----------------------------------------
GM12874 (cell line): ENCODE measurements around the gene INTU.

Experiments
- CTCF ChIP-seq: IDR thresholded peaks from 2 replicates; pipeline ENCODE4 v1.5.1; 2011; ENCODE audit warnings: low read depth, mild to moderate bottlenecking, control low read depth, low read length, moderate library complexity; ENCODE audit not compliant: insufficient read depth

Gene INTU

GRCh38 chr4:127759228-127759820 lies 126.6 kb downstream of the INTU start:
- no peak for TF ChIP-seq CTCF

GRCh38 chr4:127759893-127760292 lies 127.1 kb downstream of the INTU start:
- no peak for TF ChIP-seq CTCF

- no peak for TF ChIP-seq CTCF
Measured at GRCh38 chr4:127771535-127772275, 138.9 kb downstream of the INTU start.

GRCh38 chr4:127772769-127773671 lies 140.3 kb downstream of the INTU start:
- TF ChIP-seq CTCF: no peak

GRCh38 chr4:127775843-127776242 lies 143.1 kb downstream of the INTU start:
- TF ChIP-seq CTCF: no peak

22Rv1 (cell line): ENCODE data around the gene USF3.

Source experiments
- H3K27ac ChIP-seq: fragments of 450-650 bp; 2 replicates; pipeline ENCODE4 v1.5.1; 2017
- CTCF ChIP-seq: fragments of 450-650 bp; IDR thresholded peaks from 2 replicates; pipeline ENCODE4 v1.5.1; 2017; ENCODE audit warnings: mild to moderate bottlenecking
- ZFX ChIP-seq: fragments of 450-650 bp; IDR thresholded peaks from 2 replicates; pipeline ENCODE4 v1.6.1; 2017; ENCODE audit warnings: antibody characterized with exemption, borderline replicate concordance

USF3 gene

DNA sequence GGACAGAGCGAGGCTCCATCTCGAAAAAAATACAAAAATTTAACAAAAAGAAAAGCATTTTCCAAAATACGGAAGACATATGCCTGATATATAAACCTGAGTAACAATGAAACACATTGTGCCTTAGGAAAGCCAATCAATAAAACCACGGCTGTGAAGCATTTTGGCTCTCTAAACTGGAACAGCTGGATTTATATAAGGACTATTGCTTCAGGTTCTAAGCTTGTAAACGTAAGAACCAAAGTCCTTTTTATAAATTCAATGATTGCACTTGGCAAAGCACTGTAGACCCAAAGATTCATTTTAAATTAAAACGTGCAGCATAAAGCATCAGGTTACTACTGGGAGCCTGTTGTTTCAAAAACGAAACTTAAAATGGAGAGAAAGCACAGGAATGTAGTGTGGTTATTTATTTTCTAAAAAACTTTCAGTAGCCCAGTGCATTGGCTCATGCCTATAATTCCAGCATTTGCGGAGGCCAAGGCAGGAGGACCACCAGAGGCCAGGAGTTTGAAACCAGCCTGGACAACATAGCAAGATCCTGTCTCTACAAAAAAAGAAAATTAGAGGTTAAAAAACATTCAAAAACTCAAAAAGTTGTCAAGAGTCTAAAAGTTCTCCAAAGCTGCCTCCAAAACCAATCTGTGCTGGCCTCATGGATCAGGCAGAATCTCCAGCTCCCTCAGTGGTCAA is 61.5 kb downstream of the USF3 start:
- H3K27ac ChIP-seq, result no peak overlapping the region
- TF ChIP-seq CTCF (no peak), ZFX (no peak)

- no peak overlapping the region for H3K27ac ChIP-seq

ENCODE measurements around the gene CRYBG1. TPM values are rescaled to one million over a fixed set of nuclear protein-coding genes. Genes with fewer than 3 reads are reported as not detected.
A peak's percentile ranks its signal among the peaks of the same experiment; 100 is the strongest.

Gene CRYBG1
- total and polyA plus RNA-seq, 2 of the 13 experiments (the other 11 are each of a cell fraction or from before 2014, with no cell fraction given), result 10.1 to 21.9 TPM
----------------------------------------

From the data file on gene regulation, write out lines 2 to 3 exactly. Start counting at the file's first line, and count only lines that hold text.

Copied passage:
Experiments
- CTCF ChIP-seq: IDR thresholded peaks from 2 replicates; pipeline ENCODE4 v1.5.1; 2011; ENCODE audit warnings: low read depth, mild to moderate bottlenecking, control low read depth, low read length, moderate library complexity; ENCODE audit not compliant: insufficient read depth